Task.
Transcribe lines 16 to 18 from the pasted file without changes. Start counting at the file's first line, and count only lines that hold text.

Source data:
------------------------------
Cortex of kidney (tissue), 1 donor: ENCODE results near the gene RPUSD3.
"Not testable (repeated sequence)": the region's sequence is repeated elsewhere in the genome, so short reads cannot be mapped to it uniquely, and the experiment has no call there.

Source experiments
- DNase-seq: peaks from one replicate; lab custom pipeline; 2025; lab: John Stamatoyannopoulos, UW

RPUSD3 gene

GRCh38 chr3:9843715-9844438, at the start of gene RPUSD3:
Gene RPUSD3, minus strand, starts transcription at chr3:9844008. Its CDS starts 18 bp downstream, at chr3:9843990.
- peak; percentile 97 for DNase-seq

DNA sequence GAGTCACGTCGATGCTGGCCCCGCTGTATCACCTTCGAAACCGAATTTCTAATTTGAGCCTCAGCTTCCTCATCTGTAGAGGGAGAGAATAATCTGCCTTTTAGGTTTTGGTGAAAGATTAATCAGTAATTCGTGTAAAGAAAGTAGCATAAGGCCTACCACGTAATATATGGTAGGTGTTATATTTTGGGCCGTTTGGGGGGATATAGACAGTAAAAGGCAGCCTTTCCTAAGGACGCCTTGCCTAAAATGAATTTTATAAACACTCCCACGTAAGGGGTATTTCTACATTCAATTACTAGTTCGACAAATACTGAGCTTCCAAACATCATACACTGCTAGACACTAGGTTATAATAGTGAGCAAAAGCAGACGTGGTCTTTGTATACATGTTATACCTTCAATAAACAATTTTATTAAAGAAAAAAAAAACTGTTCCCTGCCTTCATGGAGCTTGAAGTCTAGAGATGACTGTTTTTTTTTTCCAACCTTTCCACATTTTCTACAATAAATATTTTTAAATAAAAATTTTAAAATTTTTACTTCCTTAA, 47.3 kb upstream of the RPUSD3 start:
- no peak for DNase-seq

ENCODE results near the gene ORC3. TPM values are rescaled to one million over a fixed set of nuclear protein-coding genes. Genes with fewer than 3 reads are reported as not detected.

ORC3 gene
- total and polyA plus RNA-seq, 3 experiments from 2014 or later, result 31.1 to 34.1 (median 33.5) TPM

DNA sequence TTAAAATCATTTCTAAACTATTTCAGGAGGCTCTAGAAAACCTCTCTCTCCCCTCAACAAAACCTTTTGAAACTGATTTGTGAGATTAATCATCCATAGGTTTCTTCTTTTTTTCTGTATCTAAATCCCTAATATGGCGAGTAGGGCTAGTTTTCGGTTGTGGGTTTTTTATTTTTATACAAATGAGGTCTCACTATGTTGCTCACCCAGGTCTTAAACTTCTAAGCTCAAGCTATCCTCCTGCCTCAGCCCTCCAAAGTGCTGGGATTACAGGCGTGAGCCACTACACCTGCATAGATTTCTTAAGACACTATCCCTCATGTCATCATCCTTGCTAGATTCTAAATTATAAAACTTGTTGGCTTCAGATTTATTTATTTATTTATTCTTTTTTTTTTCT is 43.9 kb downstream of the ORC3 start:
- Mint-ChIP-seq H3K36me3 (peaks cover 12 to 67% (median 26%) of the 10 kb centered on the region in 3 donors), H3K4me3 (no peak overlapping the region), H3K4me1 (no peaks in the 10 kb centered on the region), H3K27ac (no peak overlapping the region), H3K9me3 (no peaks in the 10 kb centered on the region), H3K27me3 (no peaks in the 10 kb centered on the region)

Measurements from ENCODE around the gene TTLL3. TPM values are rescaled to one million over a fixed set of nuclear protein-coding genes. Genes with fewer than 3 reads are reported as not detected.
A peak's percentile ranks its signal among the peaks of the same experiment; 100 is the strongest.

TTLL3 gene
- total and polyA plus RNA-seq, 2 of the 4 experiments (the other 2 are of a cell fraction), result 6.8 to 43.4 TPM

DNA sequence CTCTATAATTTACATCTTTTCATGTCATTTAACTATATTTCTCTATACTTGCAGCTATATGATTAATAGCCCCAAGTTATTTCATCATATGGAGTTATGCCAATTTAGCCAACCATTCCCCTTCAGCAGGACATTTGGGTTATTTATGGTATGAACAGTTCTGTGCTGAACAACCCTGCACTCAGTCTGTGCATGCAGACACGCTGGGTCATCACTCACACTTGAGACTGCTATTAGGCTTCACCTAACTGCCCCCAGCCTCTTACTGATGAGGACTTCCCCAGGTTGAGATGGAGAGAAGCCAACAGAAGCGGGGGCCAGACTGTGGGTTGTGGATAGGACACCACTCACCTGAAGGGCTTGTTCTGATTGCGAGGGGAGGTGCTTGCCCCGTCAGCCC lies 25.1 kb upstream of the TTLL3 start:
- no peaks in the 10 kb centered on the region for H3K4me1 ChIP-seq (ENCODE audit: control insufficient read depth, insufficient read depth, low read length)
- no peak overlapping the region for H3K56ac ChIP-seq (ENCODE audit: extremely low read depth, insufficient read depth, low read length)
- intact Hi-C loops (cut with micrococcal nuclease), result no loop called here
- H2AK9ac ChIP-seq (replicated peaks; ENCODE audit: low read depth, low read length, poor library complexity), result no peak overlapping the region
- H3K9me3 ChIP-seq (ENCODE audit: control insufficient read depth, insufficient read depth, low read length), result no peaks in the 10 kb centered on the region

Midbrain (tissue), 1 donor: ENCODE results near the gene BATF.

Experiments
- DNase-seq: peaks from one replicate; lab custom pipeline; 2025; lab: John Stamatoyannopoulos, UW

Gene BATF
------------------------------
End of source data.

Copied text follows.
Measurements from ENCODE around the gene TTLL3. TPM values are rescaled to one million over a fixed set of nuclear protein-coding genes. Genes with fewer than 3 reads are reported as not detected.
A peak's percentile ranks its signal among the peaks of the same experiment; 100 is the strongest.

TTLL3 gene